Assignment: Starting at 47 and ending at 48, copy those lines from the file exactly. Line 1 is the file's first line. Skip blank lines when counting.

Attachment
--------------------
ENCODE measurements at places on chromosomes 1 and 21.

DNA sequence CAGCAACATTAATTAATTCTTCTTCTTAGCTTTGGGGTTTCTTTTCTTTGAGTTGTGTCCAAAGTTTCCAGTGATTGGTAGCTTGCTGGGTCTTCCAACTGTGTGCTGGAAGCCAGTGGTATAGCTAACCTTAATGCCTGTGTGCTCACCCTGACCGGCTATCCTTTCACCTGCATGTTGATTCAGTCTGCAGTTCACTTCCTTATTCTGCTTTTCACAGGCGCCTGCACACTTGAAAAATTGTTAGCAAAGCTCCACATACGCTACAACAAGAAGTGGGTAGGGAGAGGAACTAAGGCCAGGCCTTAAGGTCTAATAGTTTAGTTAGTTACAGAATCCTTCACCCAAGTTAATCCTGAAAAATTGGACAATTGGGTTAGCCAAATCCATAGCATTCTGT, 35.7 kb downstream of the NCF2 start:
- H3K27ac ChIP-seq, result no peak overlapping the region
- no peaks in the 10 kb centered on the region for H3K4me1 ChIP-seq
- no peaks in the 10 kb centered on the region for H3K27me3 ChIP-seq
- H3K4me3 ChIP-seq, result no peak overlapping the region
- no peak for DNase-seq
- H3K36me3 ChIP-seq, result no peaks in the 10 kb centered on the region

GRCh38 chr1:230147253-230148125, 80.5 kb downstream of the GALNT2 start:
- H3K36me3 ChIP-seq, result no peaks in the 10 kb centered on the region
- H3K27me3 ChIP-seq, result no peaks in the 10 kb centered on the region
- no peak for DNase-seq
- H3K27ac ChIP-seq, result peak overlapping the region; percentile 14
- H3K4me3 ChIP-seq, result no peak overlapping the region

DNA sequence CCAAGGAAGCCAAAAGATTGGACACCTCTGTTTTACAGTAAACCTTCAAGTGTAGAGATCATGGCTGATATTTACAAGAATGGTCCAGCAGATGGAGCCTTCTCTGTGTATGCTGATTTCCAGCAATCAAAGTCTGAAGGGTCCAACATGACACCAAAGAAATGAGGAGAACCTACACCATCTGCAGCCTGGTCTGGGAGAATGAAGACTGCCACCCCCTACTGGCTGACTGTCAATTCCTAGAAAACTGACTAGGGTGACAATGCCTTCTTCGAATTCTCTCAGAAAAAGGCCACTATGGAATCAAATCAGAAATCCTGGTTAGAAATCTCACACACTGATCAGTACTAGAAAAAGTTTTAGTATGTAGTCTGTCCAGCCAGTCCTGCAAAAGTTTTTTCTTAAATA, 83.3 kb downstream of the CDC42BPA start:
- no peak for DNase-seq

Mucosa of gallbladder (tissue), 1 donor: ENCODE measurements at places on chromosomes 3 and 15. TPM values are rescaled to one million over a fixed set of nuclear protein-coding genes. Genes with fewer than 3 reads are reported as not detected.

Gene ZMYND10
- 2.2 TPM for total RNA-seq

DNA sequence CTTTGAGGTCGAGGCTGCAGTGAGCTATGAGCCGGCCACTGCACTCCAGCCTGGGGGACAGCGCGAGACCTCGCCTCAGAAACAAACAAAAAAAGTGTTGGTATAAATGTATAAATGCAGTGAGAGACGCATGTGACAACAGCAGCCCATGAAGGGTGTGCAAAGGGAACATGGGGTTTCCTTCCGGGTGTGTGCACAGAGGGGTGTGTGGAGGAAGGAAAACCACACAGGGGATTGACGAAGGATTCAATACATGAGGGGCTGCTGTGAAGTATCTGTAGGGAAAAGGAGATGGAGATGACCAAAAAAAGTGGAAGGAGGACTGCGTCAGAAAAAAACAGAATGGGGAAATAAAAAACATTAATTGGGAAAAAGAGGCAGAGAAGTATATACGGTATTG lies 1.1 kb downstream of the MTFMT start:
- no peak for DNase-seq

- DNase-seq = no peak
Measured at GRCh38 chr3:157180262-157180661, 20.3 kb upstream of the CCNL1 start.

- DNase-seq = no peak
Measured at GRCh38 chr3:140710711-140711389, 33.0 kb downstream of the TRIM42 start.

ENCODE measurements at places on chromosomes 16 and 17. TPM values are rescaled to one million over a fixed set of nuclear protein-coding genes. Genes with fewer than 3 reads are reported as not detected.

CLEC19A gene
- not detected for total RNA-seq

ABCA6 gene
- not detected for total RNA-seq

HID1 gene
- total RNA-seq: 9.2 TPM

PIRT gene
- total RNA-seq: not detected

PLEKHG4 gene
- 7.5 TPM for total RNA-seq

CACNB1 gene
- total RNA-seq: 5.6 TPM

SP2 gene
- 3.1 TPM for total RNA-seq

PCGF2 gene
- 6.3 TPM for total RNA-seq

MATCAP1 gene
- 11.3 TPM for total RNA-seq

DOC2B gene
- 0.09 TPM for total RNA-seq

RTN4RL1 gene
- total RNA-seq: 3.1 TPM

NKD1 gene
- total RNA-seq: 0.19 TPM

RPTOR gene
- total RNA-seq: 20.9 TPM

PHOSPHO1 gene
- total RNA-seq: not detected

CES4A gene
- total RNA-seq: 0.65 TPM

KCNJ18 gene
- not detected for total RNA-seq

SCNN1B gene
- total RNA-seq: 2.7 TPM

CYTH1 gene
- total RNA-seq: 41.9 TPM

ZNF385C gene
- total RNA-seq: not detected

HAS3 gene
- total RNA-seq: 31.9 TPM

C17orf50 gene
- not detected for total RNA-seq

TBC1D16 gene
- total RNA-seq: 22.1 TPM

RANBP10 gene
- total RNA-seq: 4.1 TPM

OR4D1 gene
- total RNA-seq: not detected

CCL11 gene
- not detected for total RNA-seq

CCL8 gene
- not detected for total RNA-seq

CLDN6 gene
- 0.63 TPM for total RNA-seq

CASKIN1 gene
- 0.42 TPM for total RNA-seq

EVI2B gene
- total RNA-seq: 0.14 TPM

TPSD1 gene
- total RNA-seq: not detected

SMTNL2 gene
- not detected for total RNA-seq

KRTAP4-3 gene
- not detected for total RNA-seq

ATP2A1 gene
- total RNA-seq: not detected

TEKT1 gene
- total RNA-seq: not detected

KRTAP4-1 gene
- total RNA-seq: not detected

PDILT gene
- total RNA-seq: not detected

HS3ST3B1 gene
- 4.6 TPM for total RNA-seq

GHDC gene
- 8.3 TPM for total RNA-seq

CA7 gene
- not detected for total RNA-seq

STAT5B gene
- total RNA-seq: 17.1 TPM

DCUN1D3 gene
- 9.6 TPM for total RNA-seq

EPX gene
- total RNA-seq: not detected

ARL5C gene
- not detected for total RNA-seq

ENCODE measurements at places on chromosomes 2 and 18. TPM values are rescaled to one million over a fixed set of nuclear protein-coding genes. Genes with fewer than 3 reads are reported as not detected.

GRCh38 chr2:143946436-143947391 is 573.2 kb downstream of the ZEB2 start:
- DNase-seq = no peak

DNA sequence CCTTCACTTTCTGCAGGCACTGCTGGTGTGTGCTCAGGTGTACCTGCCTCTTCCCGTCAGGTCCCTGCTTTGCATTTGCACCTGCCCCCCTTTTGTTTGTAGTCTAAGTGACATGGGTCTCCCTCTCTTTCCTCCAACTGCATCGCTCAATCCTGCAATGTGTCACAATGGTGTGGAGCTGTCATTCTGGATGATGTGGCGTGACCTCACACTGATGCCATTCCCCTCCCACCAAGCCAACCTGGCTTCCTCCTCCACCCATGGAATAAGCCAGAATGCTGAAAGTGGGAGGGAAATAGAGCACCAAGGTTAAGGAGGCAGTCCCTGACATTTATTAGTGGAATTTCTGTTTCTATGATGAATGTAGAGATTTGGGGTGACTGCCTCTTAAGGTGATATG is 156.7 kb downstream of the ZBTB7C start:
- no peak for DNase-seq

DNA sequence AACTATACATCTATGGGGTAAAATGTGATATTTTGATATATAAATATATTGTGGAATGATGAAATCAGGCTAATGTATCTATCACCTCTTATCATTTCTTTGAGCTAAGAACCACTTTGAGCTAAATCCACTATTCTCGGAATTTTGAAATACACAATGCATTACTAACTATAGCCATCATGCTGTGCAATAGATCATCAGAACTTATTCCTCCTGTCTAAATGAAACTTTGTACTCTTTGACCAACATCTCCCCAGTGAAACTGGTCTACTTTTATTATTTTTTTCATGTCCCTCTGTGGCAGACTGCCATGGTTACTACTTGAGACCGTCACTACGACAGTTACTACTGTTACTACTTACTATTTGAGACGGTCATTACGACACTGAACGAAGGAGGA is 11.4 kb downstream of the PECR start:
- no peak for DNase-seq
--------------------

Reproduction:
RTN4RL1 gene
- total RNA-seq: 3.1 TPM